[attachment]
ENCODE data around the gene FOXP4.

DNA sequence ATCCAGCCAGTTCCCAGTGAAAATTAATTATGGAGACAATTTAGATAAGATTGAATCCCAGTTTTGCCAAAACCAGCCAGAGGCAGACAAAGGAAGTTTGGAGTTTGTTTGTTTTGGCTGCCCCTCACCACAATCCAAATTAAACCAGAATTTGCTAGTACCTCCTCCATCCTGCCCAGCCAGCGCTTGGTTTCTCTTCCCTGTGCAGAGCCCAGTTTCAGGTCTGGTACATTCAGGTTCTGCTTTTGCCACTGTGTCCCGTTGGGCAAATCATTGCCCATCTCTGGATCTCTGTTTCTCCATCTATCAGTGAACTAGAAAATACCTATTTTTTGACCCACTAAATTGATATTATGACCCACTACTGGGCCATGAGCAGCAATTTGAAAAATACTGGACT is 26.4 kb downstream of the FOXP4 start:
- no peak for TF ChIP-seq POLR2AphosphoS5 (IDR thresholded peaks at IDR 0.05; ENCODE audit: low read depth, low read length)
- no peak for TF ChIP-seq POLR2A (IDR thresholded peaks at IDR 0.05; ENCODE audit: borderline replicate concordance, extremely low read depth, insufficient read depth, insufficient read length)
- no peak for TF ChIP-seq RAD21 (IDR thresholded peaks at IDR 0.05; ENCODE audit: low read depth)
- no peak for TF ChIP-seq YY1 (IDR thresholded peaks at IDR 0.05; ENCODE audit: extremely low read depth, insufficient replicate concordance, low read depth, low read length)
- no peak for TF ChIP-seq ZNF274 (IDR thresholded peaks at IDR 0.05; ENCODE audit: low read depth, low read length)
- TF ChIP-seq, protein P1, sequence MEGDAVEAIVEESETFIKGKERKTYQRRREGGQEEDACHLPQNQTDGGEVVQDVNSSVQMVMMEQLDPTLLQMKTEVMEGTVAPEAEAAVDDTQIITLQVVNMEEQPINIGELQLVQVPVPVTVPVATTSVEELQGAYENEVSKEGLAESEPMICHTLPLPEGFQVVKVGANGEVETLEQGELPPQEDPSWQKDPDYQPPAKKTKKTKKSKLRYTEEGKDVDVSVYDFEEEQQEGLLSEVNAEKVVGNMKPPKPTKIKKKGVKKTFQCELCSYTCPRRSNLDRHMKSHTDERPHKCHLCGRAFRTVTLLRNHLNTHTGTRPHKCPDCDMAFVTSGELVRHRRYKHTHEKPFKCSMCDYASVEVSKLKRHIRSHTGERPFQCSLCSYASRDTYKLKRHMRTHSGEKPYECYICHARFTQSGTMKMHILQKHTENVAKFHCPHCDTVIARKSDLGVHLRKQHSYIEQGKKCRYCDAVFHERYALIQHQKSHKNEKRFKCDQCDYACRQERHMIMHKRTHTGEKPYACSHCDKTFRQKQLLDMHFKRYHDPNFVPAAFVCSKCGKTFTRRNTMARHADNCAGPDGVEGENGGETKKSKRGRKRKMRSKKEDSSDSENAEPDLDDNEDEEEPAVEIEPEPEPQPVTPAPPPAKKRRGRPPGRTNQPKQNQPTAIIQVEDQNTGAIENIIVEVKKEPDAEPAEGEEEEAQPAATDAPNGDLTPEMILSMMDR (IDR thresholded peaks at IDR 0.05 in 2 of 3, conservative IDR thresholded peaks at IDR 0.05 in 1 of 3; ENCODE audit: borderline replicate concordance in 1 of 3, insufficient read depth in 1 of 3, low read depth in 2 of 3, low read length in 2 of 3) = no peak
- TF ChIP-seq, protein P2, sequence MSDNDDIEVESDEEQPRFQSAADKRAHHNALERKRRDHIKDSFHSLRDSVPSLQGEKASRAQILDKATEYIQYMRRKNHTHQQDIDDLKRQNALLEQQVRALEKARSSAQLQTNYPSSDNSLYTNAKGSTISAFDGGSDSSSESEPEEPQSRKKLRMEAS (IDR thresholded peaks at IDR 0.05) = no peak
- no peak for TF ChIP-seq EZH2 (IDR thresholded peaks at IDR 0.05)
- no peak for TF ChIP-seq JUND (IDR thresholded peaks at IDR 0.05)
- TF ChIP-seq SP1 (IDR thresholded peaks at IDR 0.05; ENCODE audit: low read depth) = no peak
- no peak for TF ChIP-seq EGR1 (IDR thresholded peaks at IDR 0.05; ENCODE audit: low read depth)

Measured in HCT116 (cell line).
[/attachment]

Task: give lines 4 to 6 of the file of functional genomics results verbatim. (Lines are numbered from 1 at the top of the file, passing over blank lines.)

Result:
- no peak for TF ChIP-seq POLR2A (IDR thresholded peaks at IDR 0.05; ENCODE audit: borderline replicate concordance, extremely low read depth, insufficient read depth, insufficient read length)
- no peak for TF ChIP-seq RAD21 (IDR thresholded peaks at IDR 0.05; ENCODE audit: low read depth)
- no peak for TF ChIP-seq YY1 (IDR thresholded peaks at IDR 0.05; ENCODE audit: extremely low read depth, insufficient replicate concordance, low read depth, low read length)